It’s the timing and context of the reward that’s crucial.
If you walk into Best Buy and the door greeter smiles and hands you a coupon for 20% off any purchase over $100 during your visit, that’s not a reward. It’s an incentive to make a purchase. While that coupon might increase the chance that you will make a purchase during that trip to Best Buy, in the grand scheme of things it’s probably not going to make you more loyal to the chain.
If you walk into your favorite antique mall and the owner greets you and says “BTW, do you still need that final glass to complete your Pepsi collection from 1975? Because we just bought a large collection of glassware and I found it and put it aside to ask you about the next time you came in. Here you go!” That’s a true reward because it comes as a result of previous purchases and isn’t directly tied to a future purchase.
Above that, this type of reward communicates appreciation to the customer for their business. That builds loyalty because the business is literally saying Thank You.
The Best Buy example communicates a desire to have you buy something. So even though you are getting a coupon, you understand that Best Buy is acting in its best interest. And yes, the antique shop owner is also acting in their best interest by giving you the Pepsi glass you need, because they could sell that to someone else. So it is worth money to the owner, but the owner also understands the value that you place on this item. It’s the final glass you need to complete a collection that you’ve been assembling for 10 years!
So if you are wanting to offer rewards that also build loyalty, focus on ways to reward existing behavior versus trying to incentivize new behavior.
Now, what about loyalty punch cards? You’ve probably seen these at restaurants, coffee shops and the like. Buy 5/10 meals, get one free. Is that what we mean by building loyalty by rewarding after the purchase?
No, because even though the reward comes after the purchase, there’s an incentive to make the next purchase. So really, punch cards like this are building loyalty to the offer, not the brand. For example, let’s say it’s your lunch hour and you are about to run to Subway, when you remember that you have a Pizza Hut lunch buffet punch card, and that with one more punch you card will be full and you’ll get a free meal. That will probably swing your lunch decision to Pizza Hut, but what happens next week when your Pizza Hut punch card is empty? Will there still be the same level of incentive to start a new punch card, or will you then decide to go to Subway for lunch?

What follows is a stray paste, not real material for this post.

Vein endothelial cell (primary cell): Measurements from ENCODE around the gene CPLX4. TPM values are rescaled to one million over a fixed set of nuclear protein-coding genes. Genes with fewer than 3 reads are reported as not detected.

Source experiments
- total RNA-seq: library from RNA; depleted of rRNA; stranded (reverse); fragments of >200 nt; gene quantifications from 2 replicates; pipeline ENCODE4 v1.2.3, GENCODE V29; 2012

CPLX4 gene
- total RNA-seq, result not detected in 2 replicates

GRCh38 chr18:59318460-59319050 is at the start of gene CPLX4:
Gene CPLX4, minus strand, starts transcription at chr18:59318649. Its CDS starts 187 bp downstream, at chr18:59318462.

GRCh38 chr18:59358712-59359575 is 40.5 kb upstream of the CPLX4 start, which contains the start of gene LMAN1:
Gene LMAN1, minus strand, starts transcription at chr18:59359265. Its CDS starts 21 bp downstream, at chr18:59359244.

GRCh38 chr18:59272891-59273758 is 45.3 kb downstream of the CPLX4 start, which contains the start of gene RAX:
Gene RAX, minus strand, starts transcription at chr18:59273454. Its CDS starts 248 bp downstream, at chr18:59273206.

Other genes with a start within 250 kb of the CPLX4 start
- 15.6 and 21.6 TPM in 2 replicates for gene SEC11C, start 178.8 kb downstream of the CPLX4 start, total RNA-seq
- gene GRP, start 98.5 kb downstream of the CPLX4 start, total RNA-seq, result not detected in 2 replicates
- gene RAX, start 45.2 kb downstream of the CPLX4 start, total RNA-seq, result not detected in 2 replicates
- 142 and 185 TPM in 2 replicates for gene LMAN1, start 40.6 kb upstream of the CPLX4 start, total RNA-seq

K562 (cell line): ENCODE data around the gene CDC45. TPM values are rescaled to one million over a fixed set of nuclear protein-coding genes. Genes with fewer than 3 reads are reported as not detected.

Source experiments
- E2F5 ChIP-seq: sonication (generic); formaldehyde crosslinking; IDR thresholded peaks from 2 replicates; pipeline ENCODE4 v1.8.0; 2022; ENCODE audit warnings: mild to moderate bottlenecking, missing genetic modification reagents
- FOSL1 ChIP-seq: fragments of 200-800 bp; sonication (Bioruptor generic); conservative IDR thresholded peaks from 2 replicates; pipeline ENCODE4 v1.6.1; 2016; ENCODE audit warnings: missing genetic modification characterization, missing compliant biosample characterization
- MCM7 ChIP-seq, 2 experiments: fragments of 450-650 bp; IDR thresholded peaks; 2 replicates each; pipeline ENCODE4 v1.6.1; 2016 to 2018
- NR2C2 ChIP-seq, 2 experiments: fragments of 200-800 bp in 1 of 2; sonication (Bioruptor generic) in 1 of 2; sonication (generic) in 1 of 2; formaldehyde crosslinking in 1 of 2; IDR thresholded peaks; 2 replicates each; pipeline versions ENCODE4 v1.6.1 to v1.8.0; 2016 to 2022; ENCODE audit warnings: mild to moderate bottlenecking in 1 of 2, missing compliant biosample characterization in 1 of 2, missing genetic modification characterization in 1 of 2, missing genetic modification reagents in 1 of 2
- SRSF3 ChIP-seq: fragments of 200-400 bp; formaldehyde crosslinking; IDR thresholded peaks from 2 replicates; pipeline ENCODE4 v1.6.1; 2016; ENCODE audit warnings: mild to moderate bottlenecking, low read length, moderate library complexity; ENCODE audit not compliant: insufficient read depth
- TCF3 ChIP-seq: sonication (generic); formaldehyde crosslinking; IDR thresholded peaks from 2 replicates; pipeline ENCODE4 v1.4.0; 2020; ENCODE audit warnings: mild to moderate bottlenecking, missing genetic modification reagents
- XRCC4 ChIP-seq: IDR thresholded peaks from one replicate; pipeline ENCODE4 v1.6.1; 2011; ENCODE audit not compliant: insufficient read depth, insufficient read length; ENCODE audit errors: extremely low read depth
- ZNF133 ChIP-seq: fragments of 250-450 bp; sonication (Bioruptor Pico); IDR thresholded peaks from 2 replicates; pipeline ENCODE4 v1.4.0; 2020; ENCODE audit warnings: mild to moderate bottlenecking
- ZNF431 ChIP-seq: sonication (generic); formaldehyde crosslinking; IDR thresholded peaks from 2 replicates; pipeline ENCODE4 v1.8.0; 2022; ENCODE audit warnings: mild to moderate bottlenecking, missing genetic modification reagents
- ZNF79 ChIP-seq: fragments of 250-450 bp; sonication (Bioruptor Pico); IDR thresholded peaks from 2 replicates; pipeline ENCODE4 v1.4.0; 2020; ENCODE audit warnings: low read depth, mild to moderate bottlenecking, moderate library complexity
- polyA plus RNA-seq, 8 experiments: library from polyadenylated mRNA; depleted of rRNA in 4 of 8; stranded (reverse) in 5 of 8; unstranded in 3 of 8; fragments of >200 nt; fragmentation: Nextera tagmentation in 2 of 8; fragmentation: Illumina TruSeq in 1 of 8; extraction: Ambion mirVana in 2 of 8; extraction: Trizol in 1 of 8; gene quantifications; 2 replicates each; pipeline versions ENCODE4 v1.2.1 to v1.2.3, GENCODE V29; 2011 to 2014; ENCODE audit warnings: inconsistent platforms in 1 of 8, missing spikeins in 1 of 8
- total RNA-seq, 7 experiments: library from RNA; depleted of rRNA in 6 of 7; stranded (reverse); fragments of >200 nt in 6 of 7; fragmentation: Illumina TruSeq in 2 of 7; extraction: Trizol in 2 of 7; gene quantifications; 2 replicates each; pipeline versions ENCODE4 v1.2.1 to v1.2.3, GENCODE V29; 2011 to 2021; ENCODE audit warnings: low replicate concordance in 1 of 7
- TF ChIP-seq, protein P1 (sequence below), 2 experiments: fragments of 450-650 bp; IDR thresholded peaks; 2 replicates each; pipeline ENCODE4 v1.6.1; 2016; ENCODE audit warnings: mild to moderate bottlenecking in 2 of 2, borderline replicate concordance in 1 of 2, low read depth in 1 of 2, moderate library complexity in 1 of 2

Remember, the timing and context of the reward is crucial to building loyalty. It determines if you are saying ‘Thank you!’ for existing behavior, or attempting to create new behavior.
Also, when a business shows you that they appreciate your business, it validates your loyalty to them. It makes you feel better about supporting them, and it does become an incentive to make an additional purchase.
But the incentive doesn’t come from the brand, it comes from you. We all want to support the brands that we feel appreciate us and act in our best interests, as well as their own. There’s a feeling of ‘well they did something for me, now I want to do something for them!’
You don’t get that with coupons and incentives, because we understand that the brand is offering these to entice sales. Which means its motivation lies in its own best interests.
You build loyalty by offering the reward after and independently of the purchase. Not by offering it before and tying it to a purchase.
PS: In the above picture the incentive is obvious but the reward might not be. On June 13th, 2010, Taylor Swift held a special free autograph signing for her fans in Nashville. She started signing at 8am in the morning, and finally stopped at 10:30PM that night. This was one of the many ways that Taylor says Thank You to her fans for their existing behavior. And it’s one of the many reasons why they love her.